We rode in an ambulance to the hospital of the Second Corps. The sights and the sounds beggar description. There is great need of bandages. Almost every man has lost either an arm or a leg. The groans, the cries, the shrieks of anguish, are awful indeed to hear. We heard them all day in the field, and last night I buried my head in my pillow to shut out the sounds which reached us, from a church quite near, where the wounded are lying. 

We could only try to hear as though we heard not, for it requires strong effort to be able to attend to the various calls for aid. The condensed milk is invaluable. The corn-starch, farina, and milk punch are eagerly partaken of, and a cup of chocolate is greatly relished. A poor fellow with a broken jaw seemed to appeal, though mutely, for special attention. I beat up quickly two or three eggs, adding a spoonful of brandy and a cup of scalding hot milk, which he managed to draw through his scarcely opened lips, and at once seemed revived. The Union soldiers and the rebels, so long at variance, are here quite friendly. They have fought their last battle, and vast numbers are going daily to meet the King of Terrors."

8 comments:

  1. Interesting recipe. I don't recall ever hearing about Farina before. Good for you for participating in the challenge and trying to follow it to historical standards as much as you could.

    7,000 killed...that's a heavy loss of life. Many people seem to think that America's costliest war in terms of life was either the Vietnam War or World War II, but it was the Civil War.

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  2. I have to admit sheepishly that I had only read about farina in period books. I did lots of research to make sure I could make the recipe right and tried to see where I could find it.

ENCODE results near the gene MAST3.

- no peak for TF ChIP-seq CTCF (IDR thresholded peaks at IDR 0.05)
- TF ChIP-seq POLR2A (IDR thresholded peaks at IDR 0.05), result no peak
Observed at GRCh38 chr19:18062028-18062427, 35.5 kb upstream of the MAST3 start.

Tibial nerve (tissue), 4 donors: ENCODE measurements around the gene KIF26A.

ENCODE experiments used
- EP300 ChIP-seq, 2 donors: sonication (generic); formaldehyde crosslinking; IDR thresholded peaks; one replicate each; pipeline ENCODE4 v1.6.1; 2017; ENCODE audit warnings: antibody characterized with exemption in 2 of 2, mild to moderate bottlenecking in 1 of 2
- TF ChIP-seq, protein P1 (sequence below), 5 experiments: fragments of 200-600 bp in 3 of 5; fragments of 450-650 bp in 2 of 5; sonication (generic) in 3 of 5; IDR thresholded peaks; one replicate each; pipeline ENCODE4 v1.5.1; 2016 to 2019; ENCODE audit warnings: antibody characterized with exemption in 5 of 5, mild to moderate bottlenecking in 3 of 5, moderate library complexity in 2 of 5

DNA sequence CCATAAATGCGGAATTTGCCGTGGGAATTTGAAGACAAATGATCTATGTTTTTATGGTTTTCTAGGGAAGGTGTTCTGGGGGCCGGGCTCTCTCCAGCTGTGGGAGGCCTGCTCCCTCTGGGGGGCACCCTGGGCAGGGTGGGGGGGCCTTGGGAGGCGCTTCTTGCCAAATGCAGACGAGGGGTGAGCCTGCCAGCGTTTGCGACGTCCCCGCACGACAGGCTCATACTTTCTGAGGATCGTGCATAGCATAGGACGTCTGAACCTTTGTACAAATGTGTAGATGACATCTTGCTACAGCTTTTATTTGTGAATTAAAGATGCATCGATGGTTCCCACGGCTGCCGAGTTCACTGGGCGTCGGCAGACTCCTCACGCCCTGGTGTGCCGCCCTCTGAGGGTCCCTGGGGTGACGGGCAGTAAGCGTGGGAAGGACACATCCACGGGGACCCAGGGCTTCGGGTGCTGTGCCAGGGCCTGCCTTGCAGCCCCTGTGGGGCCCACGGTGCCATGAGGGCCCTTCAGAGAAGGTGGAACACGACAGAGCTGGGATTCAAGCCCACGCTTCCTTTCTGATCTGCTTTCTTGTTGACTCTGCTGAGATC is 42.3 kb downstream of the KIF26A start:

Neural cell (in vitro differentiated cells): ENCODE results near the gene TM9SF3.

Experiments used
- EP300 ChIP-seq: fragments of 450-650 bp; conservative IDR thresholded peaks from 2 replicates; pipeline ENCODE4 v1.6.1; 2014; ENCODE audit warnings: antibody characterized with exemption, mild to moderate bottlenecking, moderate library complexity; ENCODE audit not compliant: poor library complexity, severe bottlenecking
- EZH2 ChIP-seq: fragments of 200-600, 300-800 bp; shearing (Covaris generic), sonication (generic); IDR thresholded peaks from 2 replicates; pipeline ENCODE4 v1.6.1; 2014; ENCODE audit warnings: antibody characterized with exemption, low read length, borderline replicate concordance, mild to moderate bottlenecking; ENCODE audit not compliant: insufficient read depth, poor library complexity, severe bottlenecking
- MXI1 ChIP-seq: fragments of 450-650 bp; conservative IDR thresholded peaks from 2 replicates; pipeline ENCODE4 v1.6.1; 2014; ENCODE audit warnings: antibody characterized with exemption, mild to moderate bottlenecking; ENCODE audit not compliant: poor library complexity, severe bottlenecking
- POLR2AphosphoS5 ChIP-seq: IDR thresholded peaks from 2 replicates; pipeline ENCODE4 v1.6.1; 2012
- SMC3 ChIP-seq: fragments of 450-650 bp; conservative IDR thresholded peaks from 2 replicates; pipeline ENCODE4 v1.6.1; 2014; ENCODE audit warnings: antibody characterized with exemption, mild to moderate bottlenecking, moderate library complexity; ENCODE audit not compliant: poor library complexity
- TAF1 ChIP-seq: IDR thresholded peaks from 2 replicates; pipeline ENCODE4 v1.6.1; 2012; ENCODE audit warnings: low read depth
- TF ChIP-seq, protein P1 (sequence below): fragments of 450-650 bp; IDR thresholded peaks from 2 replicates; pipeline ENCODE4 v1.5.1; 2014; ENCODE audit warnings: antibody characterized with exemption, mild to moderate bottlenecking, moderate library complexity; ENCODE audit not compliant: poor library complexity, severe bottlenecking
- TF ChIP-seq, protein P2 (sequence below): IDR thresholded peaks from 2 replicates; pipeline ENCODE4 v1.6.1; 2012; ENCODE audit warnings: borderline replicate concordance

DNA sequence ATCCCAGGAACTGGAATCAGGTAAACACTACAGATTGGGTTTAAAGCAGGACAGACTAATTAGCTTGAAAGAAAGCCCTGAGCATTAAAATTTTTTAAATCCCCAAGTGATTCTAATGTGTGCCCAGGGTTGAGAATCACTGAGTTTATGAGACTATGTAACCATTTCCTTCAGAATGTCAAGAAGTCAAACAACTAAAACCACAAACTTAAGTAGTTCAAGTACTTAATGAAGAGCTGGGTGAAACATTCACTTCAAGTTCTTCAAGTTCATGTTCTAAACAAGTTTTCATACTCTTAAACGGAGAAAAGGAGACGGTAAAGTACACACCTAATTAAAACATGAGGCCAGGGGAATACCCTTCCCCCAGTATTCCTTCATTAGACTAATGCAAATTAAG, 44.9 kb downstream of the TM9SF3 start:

I went to work and excitedly told my coworker what I was working on to which she replied "Eww. We used to eat that when I was a kid." When I showed my parents, my dad said the same thing.

    So apparently, this isn't impressive to anyone over the age of 50. :P

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    Replies
    1. Ha! Interesting generational (and possibly regional) difference there. I'd actually like to try it. :)

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    2. Thanks! It was pretty tasty.

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    3. It doesn't sound half bad. I've read about farina gruel given to invalids. I didn't know what it was though. I too thought everyone would choose Independence Day or Gettysburg. I tried but couldn't get in the kitchen so I went in another direction on another day. I am glad someone thought to honor the wounded soldiers.

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    4. It wasn't bad. In fact I'm going to enjoy eating the rest of the box for breakfast. :) I was surprised that not many people posted on Gettysburg or Independence Day. I thought there was going to be a typhoon of posts on the 4th.

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  3. It seems very similar to my semolina porridge, just cooked thicker! Interesting, but quite logical; simple meals like that do get repeated around the globe.

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    Replies
    1. It's not something I have cooked before but I might in the future. :)